LANGGAARD: Symphony No. 2 "Varbrud" (Awakening of Spring). Symphony No. 3 "Ungdomsbrus - La Melodia" (The Flush of Youth)
Inger Dam-Jensen, soprano; Per Salo, pianist; Danish National Symphony Chorus and Orch/Thomas Dausgaard, cond.
DACAPO SACD 6.220516 TT: 65:43
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MASSENET: Amoureuse - Sacred and Profane Arias
Rosamund Illing, soprano; Australian Opera and Ballet Orch/Richard Bonynge, cond.
MELBA SACD MR 301106 TT: 75:41
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SCHUMANN: Waldszenen, Op. 82. Fantasie in C, Op. 17. Fantaisiestücke, Op. 111
Nicolas Bringuier, pianist
AUDITE SACD 92.563 TT: 60:32
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About four years ago S.G.S. reviewed Dacapo's issue of Langgaard's Symphony No. 4 and two versions of Symphony No. 5 (see REVIEW). The SACD issue of Symphonies 12 and 13 also has been REVIEWED. Now we have this intriguing addition to the label's continuing series, containing Symphonies 2 and 3. Both are strange works, rather symphonic poems than symphonies, No. 3 really a quite rambling piano concerto with a chorus in the final pages. It began life as a work for solo piano, Langgaard saying that "the music symbolizes something in the world of music that words cannot express....the work is an expression of truth-seeking artistic creative power, symbolized by an eternal flame...." (whatever that means). There are three connected movements, and the chorus, without text, appears only in the final pages. There is a text for the conclusion of Symphony No. 2 in which soprano and chorus sing a text by Emil Rittershaus ("Spring Sounds") descriptive of an idyllic scene with sunshine, trees and singing larks. The composer's titles for both ("Awakening of Spring" for Symphony No. 2, "The Flush of Youth" for No. 3) give you a pretty good idea of what to expect. Dausgaard and the fine Danish orchestra are in top form, and SACD sonics are what we have come to expect from Dacapo.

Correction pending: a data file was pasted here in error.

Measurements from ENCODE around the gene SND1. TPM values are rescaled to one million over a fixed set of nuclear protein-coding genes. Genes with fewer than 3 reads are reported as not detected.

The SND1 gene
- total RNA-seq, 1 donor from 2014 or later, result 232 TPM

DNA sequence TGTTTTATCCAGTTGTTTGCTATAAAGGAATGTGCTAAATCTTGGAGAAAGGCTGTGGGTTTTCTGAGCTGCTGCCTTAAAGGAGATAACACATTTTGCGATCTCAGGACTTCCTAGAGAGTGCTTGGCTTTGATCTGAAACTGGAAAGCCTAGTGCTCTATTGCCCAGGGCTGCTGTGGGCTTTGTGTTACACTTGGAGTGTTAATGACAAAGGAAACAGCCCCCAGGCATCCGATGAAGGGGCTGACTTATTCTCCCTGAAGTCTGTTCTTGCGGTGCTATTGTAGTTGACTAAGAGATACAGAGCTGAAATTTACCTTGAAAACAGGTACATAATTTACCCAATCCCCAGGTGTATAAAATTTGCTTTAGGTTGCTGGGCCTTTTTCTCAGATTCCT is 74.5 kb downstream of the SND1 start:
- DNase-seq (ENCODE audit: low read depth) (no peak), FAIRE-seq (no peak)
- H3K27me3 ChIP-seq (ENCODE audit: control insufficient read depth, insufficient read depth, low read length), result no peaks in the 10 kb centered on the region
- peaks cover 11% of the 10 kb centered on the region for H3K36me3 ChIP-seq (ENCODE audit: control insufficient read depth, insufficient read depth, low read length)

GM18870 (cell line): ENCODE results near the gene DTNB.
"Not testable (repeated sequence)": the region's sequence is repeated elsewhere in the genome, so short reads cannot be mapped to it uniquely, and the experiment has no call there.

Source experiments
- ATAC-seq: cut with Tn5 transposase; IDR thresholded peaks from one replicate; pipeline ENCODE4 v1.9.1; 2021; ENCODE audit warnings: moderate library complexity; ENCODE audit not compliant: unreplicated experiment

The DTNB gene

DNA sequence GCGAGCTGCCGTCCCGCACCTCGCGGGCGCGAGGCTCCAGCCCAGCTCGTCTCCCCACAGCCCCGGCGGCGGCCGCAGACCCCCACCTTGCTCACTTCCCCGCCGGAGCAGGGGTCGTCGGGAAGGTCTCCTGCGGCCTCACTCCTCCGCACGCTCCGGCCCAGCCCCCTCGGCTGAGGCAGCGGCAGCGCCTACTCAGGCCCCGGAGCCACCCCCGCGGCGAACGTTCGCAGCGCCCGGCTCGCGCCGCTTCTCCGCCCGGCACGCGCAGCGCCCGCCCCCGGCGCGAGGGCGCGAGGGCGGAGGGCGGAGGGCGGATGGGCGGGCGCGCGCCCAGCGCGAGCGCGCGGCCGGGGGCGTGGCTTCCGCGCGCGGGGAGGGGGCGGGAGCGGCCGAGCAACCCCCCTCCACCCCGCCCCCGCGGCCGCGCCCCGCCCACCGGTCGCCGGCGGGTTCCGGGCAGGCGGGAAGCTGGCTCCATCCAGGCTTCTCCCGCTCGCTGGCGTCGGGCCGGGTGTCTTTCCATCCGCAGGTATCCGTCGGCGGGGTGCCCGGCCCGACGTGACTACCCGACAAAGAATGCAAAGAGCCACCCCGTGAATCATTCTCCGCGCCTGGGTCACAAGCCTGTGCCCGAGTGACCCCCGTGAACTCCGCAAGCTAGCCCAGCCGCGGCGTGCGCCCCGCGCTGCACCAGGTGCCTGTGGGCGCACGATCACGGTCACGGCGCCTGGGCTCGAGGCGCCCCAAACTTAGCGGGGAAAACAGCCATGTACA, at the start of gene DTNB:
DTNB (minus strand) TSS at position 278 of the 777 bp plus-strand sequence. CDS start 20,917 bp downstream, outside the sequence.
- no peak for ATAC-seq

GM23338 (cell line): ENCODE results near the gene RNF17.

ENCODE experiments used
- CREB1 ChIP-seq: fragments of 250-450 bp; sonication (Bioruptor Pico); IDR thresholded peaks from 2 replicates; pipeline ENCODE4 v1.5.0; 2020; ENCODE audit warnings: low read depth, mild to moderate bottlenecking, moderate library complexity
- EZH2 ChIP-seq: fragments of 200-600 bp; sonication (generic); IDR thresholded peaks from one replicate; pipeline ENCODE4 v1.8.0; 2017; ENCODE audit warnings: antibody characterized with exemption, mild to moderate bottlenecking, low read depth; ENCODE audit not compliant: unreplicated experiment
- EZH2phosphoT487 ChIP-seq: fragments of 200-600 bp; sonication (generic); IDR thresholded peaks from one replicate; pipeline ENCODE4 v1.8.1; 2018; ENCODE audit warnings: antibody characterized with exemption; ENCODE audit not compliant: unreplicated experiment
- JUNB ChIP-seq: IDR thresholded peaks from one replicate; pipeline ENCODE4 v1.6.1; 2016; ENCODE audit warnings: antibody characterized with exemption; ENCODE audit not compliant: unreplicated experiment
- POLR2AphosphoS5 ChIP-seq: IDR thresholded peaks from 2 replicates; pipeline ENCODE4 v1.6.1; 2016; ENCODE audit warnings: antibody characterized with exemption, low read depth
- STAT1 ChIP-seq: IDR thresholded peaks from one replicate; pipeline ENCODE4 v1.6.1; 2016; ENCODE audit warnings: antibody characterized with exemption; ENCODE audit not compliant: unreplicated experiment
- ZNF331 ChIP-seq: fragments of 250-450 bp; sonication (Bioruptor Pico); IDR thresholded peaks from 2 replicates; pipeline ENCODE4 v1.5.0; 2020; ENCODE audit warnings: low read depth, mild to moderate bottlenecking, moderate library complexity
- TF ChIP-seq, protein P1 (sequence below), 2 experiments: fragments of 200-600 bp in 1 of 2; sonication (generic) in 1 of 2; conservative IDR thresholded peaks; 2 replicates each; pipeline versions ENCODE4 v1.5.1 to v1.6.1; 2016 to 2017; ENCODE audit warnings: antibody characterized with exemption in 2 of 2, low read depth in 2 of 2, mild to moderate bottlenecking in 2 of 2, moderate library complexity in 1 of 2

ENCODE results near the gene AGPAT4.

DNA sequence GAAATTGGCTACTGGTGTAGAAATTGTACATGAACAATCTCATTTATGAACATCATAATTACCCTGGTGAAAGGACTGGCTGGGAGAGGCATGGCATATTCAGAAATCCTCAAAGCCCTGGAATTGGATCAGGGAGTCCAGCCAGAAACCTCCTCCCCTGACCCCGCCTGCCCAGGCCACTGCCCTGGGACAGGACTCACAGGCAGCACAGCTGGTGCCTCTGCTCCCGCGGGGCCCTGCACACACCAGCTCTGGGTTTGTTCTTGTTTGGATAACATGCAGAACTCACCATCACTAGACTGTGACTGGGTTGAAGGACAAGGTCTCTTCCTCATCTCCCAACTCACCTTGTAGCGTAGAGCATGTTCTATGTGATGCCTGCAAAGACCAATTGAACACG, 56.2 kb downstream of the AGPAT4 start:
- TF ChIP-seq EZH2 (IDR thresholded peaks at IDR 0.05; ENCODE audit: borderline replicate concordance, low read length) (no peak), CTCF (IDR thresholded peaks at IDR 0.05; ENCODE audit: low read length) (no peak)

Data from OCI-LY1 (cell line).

Melba's Amoureuse ("Sacred and Profane Arias") SACD is a collection of songs and other works of Massenet, some religious, some erotic, covering the composer's entire composing career. Producers have managed to alternate moods, but there is still an element of sameness, almost too much of a good thing. Some works are presented with piano, and throughout we have profuse documentation and informative program notes about each excerpt along with complete texts in French and English. Richard Bonynge, a specialist in things obscure, was a major factor in this issue, and is heard both as conductor and pianist. Rosamund Illing, one of Australia's leading sopranos, impresses in this music. The recording was made in 1998 and has been remastered for "surround sound," producing a highly resonant sonic picture. If you're interested in this repertory, here it is, very well presented in a luxurious jewel-box.

French pianist Nicolas Bringuier (b. 1980) makes his recording debut on the Audite label with a fine Schumann collection consisting of the Fantasy in C, Op. 17, Forest Scenes, Op. 82, and three Fantasy Pieces, Op. 111. The "surround sound" is bigger than life with, as in most piano recordings in the medium, the piano omnipresent. Audite could have included more music; 60:32 is rather short playing time.

R.E.B. (July 2007)

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